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ResQBtheEMT's Achievements


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  1. Taber's is a great reference...and there's a section of abbreviations within it as well. Also, for any nursing students out there, there is an entire section of nursing diagnoses...a great tool for careplans.
  2. I always carry my cards in my wallet, especially at work... While on duty, between 7am and 11pm we are required to wear the navy cargo pants/powder blue shirt ensemble and your service-issued nametag that has your first and last name with cert level must be on your outermost layer of clothing. After 11pm we may wear the cargo pants and a service-issued t-shirt with no nametag. If responding to an incident while not technically on duty, it is preferred that you are wearing something that clearly states your affiliation with the service. Otherwise, you must state your affiliation and provide ID if asked...
  3. WOW - I agreed with or remembered almost all of those...I feel very old and outdated right now... But those WERE good times, and I think it's a shame that kids growing up now won't remember/know...
  4. True Rich, but allowing a box of ExLax to fall from your jacket pocket just as a coworker begins eating (the food that they left unattended with you) also does the trick quite well...
  5. While I agree that elderly drivers can be rather annoying at times... teenagers are at times just as dangerous, if not more so. Think about it, the elderly get into accidents, etc. because the downright can't see/hear/whatever...but teens get into accidents because they blatantly disregard the rules. They have the 'it can never happen to me' mentality. (I know, I lost 4 friends in 2 years in high school...) I think yearly vision tests are a good idea for drivers of all ages (I'm not elderly, but my eyes aren't 20/20...). Maybe drivers could be required to retest every few years, especially if licensing requirements change (I mean, was parallel parking required when grandma got her license 40 years ago?)... Bottom line, we can't single out the elderly in a discussion of bad drivers. We all know, from experience as well as our jobs, that people of all ages can be hazardous on the road...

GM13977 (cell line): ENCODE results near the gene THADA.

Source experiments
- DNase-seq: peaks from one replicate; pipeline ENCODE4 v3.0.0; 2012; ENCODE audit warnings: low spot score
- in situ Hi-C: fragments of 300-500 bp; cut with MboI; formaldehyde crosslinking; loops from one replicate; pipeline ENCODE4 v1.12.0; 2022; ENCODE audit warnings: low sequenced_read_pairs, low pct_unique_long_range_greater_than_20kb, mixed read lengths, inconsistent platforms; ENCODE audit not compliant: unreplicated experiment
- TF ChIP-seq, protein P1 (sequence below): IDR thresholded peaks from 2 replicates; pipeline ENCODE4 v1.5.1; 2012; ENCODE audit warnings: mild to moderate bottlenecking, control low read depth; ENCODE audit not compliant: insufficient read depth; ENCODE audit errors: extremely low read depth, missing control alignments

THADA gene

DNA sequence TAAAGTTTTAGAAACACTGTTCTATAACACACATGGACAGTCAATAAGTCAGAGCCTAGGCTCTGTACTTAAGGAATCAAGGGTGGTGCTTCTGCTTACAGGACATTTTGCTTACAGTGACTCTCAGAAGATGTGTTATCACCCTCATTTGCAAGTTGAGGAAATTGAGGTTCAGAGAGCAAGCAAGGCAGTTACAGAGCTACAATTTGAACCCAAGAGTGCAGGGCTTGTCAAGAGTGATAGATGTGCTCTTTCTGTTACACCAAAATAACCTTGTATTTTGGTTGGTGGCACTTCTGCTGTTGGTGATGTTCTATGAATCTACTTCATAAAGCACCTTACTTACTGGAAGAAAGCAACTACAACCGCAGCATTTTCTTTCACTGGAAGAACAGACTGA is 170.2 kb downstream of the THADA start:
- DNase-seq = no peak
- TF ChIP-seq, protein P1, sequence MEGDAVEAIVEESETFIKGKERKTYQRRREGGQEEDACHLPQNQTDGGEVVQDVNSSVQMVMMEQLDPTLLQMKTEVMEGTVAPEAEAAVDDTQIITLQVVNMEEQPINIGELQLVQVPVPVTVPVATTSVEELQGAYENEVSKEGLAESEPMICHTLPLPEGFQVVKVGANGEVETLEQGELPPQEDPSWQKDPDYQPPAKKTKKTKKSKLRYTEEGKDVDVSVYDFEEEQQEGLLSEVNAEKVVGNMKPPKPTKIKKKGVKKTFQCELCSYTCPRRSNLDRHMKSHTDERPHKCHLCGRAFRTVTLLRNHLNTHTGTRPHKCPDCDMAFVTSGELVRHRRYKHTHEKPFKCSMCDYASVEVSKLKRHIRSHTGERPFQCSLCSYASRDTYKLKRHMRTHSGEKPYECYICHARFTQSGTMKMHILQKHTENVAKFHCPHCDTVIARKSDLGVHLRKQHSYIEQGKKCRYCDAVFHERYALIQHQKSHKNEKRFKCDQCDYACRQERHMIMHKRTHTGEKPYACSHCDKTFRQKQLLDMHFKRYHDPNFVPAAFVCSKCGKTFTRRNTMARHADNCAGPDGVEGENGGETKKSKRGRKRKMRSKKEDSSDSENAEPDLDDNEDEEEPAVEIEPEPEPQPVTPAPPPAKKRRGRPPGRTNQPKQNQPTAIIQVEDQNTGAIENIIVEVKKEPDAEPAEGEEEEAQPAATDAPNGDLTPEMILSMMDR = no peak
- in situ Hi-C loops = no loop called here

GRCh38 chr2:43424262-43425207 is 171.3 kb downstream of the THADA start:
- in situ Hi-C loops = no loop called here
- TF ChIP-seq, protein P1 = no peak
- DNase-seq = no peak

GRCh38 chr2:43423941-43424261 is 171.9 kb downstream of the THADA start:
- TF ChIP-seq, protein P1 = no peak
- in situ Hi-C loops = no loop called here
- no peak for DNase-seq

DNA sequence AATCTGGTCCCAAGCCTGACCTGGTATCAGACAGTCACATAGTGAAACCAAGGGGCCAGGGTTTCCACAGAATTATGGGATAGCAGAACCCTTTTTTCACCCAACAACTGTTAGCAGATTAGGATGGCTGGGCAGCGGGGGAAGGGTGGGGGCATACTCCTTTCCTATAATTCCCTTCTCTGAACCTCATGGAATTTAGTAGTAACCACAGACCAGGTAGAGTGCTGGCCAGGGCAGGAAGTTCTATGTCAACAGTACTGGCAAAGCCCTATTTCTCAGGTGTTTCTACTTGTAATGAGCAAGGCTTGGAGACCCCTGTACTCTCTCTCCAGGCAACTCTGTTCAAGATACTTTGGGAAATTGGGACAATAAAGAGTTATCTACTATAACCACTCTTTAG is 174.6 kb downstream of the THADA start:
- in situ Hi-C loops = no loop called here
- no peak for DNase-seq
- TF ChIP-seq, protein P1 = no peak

6. Like others have pointed out, carrying a firearm while on duty just gives non-cooperative patients another option when they choose to hurt you. Sure, if you're lucky, a firearm may help you, but more often than not it probably will do more harm than good. Our service has a policy expressly forbidding the possession of firearms/weapons while on duty and/or on service property and at service functions. The only exception is law enforcement personnel acting as such.
  7. Sorry for the delayed response...WELCOME BACK!!!
  8. Since he obviously has missed this opportunity for shameless self-promotion, allow me... "If you want to be laughing for hours, check out the 'funny things heard on the radio' section in Devin's books...EMS: The Job of Your Life, EMS2: The Life of The Job..." (Does that about cover it Dev?) LOL j/k